2021 — YC Year in Review

by Geoff Ralston1/19/2022

In June, I wrote a blog post comparing YC to CRISPR. When a founder is accepted into YC, we modify the startup’s DNA, edit it, to include key alleles that make success more likely. In the end, however, the secret to success of any startup lies squarely with the founders — their vision and their execution. We simply help those founders discover the very best versions of themselves.

In 2021, many YC founders led their companies to achieve outstanding results, and we are honored to be part of these companies’ history. This year presented an exceptional challenge to startups and established companies alike as the world struggled through a full year in the grip of the COVID-19 pandemic. As we all stayed remote and worked to operate effectively without offices, the startup environment thrived. Seed funding grew 56 percent year over year and totaled $29.4 billion in 2021, per Crunchbase data, with more than 17,000 startups around the world raising funding at seed.

Of course, YC itself remained remote during 2021, as did all of our programs. Like most of the world, there were ups and downs. Some of us fell ill, but thankfully none seriously. We believed towards the end of 2021 that the pandemic was entering an easier phase, only to be confronted, like everyone else, with Omicron. Despite this unique macro environment, there were many notable liquidity events for YC companies.

Prior to 2021 a total of four companies we funded had entered the public markets. In 2021 an extraordinary ten YC companies went public.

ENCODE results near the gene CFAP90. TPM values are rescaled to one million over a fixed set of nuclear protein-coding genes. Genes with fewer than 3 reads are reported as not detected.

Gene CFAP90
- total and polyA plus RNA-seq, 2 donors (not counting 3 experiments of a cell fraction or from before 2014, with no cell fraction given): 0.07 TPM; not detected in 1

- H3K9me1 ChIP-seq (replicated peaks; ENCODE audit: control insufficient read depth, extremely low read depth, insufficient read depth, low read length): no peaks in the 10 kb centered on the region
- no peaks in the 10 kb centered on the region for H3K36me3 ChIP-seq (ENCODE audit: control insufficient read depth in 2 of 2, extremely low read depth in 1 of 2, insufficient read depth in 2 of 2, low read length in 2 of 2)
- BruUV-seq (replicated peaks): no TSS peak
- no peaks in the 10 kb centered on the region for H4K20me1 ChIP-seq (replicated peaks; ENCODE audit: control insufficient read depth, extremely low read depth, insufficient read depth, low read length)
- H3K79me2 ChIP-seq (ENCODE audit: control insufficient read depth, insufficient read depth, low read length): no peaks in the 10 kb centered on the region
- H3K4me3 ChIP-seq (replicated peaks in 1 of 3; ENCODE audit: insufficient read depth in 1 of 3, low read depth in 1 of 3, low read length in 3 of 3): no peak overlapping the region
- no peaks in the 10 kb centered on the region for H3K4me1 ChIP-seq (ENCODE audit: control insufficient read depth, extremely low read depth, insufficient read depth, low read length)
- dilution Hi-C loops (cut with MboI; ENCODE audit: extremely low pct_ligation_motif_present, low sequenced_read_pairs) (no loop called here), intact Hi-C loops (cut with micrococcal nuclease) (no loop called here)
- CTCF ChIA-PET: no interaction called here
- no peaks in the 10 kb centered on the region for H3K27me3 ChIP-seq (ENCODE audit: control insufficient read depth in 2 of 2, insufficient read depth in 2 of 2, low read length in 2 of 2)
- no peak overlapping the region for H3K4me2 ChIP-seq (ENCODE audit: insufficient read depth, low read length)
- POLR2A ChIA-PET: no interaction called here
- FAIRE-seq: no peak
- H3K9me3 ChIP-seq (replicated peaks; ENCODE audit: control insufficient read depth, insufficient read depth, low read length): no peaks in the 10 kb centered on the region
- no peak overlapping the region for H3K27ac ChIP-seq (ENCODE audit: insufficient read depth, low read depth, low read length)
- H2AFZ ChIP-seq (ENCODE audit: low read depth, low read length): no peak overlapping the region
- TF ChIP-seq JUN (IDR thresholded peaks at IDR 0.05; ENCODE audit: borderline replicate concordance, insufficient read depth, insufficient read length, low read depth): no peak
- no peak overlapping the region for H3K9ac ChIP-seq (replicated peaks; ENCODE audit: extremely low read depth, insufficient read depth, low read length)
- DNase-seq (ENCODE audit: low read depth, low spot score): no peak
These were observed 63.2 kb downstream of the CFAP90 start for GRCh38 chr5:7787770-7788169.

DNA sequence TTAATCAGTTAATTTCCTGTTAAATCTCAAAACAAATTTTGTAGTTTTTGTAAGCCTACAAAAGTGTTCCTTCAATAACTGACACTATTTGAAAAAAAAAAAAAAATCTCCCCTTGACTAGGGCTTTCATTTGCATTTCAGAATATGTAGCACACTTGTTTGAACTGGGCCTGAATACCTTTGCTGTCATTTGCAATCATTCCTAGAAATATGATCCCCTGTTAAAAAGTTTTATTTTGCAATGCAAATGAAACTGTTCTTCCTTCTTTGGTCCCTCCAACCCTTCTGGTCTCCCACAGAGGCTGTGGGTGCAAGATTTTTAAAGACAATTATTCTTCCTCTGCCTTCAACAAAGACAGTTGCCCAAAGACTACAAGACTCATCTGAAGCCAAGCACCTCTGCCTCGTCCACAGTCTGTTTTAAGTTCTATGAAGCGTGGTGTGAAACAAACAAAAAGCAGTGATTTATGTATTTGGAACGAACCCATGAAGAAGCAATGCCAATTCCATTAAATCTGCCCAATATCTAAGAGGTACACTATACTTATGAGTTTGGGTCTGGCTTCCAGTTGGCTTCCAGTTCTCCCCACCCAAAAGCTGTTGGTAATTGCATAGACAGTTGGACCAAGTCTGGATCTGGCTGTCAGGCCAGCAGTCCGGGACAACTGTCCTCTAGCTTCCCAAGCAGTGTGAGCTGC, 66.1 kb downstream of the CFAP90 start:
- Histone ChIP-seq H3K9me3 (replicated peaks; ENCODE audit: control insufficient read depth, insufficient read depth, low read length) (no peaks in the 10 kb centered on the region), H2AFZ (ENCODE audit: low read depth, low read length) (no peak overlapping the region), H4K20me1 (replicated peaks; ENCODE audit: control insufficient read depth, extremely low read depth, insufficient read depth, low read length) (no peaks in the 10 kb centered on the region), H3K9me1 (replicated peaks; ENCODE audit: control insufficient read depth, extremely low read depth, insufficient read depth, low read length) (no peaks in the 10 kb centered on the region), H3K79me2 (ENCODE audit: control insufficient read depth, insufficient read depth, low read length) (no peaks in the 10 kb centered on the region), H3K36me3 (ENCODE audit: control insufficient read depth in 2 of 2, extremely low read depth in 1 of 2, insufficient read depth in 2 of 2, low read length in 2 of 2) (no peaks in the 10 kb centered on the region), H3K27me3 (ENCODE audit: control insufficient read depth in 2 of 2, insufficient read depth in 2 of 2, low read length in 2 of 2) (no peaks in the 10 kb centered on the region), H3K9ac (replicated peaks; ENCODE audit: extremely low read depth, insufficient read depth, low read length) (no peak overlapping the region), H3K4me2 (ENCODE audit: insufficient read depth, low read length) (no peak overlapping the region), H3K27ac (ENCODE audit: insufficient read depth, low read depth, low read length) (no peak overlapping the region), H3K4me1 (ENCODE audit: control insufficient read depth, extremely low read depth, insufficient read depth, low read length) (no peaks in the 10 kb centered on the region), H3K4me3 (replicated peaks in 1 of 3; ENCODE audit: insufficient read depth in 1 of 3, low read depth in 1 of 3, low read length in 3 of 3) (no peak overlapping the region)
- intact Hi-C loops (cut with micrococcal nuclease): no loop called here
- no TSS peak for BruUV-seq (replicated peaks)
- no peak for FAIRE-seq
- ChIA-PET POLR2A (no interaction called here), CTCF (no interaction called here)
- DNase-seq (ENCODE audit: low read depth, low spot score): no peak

• In February, Lucira Health (W15), a company focused on the development and commercialization of infectious disease test kits, went public. Their COVID-19 test kit has received OTC authorization in the U.S. and Canada and has started aiding in testing programs that enable safe reopening.
  • In April, Coinbase (S12) went public. We reminisced about our early impression of co-founder and CEO Brian Armstrong, and reflected on the company’s excellent execution.
  • In July, Matterport (W12), the spatial data company, went public. In one year, they more than doubled their subscriber count to 439,000 subscribers and have brought 6.2 million buildings and spaces online.
  • In August, Momentus (S18), a space company that plans to offer transportation and other in-space infrastructure services, went public. Since then, they have completed the initial assembly and initial system-level functional testing of their Vigoride 3, which is designed to be capable of launching on most large, mid-sized, and small rockets.
  • In September, Amplitude (W12) went public. We reflected on the founders’ going through multiple pivots before landing on the perfect idea for them: mobile analytics.
  • In September, Ginkgo Bioworks (S14), the first biotech company YC funded, went public. We told the story of how Ginkgo Bioworks ended up in YC, and their journey as YC’s first biotech startup.
  • In October, GitLab (W15) was our first open-source company to IPO, as well as the first alum of the Growth Program to start trading publicly. We shared details that show the team at GitLab embodies the open-source mindset, not just in technology, but in culture and spirit.
  • In November, Weave (W14) went public. We spoke to the epic ups and downs that the founders pushed through — and ultimately, Weave became fundamental to how offices run.
  • In November, Embark Trucks (W16) went public. We reflected on the young team's passion, energy, and commitment, and how the initial idea shifted to focus on a different market.